What’s more, the Department of Labor prefers “accuracy over finality” in the ultimate award. Old Ben Coal Co. v. Dir., OWCP, 292 F.3d 533, 541 (7th Cir. 2002). District directors and ALJs presumably “exercise ․ discretion intelligently, and in a manner that will bring an appropriate level of finality to black lung benefits decisions.” Milliken, 200 F.3d at 956. We must generally presume that ALJs cut off requests once they become baseless. Id. Two of Mrs. Napier’s requests included new evidence. It is not as if she always requested modification without new evidence, frivolously asking for a mere reweighing of evidence four times.

Judge Gee correctly found that granting the request for modification rendered justice under the Act. First, she highlighted this need for accuracy. And she recognized that Mrs. Napier was not litigious in her requests for modification, despite the number of attempts. Lastly, because substantial evidence showed that Mr. Napier’s working conditions caused his death, Judge Gee found that the modification request was not futile. See Sharpe, 495 F.3d at 128 (citing these factors when assessing justice under the Act).

For these reasons, Judge Gee could reweigh the evidence already submitted, even without new evidence. She therefore rendered justice under the Act by granting the fourth request for modification.2


We realize that the result in this case presents what appears to be an incongruity. On the one hand, Star Fire has forfeited at least two arguments, including what may well be a meritorious argument under the Appointments Clause. On the other hand, Mrs. Napier was permitted to request modification at least four times both by asking for nothing more than a reweighing of the evidence and also by presenting new evidence (though not necessarily evidence that wasn’t available to her the first time). And, in the end, she found an ALJ willing to credit her claims—albeit backed by substantial evidence as we detail above. But this is what the law requires here. In our recent Bryan decision, we found the Appointments Clause argument waived by both an individual claimant and an employer. In addition, the Government concedes here that an employer is equally permitted under the statute and the regulations to request subsequent modifications of initial awards. See 33 U.S.C. § 922; 20 C.F.R. § 725.310(a), (e)(6). At the end of the day, as we have said before, we trust district directors and ALJs, in the first instance, to police possible abuses of the modification procedure. Milliken, 200 F.3d at 956.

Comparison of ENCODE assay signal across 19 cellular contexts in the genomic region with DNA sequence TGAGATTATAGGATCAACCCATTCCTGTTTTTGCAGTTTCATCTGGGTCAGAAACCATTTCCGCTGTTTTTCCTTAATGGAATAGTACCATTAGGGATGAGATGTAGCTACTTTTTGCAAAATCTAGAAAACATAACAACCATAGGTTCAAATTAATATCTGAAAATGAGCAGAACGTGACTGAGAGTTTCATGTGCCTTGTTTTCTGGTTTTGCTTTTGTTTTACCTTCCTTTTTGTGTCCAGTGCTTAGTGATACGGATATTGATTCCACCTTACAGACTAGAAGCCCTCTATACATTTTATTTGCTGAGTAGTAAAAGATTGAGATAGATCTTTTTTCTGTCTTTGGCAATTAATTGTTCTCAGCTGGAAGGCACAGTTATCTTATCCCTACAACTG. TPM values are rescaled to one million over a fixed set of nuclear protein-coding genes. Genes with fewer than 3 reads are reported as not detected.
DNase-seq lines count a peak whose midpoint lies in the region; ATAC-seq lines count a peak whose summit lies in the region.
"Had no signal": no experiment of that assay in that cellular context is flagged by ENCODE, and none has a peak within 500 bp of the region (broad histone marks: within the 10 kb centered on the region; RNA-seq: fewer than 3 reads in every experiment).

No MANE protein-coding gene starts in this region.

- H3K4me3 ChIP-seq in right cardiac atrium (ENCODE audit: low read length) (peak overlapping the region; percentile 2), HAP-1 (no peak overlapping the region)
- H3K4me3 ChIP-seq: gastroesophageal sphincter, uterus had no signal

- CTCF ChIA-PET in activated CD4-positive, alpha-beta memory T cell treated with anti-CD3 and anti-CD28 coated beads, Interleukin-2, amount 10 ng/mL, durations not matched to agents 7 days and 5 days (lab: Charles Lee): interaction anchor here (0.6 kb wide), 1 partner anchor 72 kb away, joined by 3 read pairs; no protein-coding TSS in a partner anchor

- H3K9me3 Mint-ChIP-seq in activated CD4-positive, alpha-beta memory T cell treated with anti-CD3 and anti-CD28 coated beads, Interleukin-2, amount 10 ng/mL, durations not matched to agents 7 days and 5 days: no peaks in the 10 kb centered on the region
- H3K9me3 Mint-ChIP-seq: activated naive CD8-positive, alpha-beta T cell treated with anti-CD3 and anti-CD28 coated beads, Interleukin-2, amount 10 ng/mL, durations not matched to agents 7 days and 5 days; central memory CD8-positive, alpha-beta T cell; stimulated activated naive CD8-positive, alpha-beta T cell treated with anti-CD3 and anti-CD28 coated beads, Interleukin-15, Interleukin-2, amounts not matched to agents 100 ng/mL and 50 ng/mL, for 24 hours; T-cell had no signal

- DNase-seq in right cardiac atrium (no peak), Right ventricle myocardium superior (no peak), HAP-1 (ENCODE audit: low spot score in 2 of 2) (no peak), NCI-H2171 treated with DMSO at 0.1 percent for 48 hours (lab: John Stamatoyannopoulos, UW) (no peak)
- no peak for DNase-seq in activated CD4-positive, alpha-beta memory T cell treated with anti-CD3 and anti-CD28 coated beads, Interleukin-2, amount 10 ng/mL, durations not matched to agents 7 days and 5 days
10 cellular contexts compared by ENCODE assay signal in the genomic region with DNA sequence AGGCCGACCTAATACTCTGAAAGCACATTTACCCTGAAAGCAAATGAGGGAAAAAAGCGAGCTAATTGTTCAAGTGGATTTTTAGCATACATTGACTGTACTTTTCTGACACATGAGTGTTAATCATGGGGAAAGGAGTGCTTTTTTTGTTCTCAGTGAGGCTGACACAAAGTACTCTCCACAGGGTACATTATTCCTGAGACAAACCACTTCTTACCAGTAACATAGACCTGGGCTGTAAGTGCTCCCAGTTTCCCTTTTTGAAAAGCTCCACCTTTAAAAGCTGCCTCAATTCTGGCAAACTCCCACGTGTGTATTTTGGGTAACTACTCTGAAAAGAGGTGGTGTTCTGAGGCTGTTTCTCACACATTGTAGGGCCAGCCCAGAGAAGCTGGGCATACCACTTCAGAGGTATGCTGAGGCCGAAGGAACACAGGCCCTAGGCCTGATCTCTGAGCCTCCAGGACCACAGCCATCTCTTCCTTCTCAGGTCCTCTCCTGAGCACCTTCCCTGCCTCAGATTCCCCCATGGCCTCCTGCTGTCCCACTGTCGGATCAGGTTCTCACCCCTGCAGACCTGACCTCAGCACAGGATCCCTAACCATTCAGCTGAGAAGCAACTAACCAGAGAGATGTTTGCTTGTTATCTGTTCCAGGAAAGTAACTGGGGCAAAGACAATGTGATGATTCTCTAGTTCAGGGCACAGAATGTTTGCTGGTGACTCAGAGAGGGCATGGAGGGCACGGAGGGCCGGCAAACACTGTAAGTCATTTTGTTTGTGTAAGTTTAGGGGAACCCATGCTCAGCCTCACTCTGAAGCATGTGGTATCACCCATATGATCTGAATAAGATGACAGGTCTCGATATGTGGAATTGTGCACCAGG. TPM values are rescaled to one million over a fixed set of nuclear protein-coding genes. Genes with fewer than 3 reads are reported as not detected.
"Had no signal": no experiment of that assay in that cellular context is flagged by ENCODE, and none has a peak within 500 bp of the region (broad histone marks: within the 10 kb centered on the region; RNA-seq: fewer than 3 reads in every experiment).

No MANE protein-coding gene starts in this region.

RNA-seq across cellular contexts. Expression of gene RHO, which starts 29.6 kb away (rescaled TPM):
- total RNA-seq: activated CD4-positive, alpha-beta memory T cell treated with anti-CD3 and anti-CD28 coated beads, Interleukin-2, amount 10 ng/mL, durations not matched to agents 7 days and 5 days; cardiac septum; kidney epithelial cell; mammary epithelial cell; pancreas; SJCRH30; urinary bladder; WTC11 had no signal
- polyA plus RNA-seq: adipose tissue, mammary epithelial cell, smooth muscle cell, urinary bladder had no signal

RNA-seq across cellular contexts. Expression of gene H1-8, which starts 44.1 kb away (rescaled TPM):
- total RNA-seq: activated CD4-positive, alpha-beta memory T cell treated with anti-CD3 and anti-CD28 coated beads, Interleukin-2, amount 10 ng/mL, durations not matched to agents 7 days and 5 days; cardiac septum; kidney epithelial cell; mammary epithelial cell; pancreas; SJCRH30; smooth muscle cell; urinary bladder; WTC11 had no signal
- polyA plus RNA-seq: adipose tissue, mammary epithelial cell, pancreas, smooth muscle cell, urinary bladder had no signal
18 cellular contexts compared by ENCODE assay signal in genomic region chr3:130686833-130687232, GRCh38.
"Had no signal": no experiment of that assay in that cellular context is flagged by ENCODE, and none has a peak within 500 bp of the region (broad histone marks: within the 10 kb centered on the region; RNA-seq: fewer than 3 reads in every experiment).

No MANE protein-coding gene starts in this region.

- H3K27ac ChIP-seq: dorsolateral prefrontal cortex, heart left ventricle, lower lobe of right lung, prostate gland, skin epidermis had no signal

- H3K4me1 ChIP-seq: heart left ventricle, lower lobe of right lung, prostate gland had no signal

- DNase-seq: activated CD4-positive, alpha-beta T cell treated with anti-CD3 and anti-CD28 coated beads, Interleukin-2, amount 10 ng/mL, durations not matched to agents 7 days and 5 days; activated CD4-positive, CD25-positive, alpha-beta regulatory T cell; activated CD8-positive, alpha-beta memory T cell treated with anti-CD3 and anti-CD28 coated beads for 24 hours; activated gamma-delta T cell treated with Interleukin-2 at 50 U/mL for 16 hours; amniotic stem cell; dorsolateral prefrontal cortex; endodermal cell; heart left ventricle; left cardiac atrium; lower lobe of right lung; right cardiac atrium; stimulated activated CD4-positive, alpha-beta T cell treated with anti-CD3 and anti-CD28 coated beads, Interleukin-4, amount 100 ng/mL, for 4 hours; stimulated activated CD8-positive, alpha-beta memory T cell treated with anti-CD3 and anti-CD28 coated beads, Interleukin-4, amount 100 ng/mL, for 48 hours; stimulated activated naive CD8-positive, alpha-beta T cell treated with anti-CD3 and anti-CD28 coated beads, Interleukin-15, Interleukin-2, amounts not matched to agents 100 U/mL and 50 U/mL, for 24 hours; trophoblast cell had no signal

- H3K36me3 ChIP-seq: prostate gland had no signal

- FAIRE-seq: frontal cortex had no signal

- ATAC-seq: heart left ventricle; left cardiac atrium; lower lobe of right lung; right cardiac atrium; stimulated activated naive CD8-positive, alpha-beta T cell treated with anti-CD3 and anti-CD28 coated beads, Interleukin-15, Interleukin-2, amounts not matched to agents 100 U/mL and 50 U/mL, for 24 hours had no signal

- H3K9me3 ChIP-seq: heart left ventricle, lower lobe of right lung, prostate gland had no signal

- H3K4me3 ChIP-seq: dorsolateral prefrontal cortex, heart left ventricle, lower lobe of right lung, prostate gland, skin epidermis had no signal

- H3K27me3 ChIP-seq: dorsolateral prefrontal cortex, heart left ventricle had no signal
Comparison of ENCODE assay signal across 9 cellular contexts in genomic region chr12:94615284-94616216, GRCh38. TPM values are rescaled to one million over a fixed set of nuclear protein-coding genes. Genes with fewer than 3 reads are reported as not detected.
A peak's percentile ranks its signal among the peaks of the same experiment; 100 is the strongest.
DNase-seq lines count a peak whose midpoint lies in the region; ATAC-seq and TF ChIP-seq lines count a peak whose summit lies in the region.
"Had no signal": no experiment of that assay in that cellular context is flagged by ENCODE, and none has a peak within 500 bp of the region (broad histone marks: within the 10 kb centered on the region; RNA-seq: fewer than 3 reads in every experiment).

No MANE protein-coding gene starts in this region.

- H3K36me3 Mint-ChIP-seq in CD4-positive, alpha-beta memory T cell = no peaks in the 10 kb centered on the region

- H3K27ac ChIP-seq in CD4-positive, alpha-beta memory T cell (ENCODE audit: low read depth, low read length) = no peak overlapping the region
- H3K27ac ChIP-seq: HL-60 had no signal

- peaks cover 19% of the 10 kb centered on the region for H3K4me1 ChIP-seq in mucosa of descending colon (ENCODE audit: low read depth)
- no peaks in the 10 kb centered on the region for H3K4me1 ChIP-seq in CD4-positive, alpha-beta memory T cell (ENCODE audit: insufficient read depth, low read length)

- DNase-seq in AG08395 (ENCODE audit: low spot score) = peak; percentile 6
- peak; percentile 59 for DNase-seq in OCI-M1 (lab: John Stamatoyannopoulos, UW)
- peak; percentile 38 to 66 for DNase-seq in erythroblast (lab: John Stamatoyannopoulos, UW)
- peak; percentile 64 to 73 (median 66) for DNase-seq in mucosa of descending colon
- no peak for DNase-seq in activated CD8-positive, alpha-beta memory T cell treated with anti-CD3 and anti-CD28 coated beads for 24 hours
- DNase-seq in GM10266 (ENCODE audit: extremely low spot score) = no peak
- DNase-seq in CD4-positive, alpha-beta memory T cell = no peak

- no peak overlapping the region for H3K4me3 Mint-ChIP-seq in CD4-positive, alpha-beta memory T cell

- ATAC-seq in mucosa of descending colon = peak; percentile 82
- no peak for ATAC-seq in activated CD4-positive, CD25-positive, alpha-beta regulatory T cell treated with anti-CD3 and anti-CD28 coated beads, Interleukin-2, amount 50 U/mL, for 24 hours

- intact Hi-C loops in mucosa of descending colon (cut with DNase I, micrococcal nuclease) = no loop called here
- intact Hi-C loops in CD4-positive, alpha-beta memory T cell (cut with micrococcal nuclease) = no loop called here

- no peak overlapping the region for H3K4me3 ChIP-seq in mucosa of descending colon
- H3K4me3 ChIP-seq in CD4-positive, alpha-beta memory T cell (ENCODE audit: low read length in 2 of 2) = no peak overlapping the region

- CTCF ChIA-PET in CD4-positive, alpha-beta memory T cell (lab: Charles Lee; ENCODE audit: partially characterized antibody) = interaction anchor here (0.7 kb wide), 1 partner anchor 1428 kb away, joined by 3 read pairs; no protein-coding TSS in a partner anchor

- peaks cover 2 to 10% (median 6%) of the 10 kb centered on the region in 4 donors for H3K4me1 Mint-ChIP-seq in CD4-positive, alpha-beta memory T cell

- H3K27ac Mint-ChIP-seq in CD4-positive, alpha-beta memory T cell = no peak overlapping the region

For all of these reasons, Star Fire’s petition for review is DENIED.


1.   Star Fire contends that before ultimately crediting Dr. Perper’s opinion more than Dr. Oesterling’s, Judge Gee impermissibly searched outside the record for information about Dr. Oesterling’s previous opinions in other cases. We find that substantial evidence supports Judge Gee’s award, even without the contradiction between Dr. Oesterling’s conclusions that Judge Gee found during her search. So we do not opine on the permissibility of this searching.

2.   Star Fire also argues that Mrs. Napier filed the second, third, and fourth requests for modification too late. It reads § 922 to limit any request to one year after the first denial of benefits. We do not opine on this question because Star Fire forfeited this argument by failing to raise it with the Board during its opening brief. A.R. at 91–111, Employer’s Pet. for Review and Br., Feb. 27, 2017; see Bryan, 937 F.3d at 750 (citing this court’s “decades-long [issue-exhaustion] precedent” when holding that parties must raise specific issues with the Board to preserve them for judicial review).

NALBANDIAN, Circuit Judge.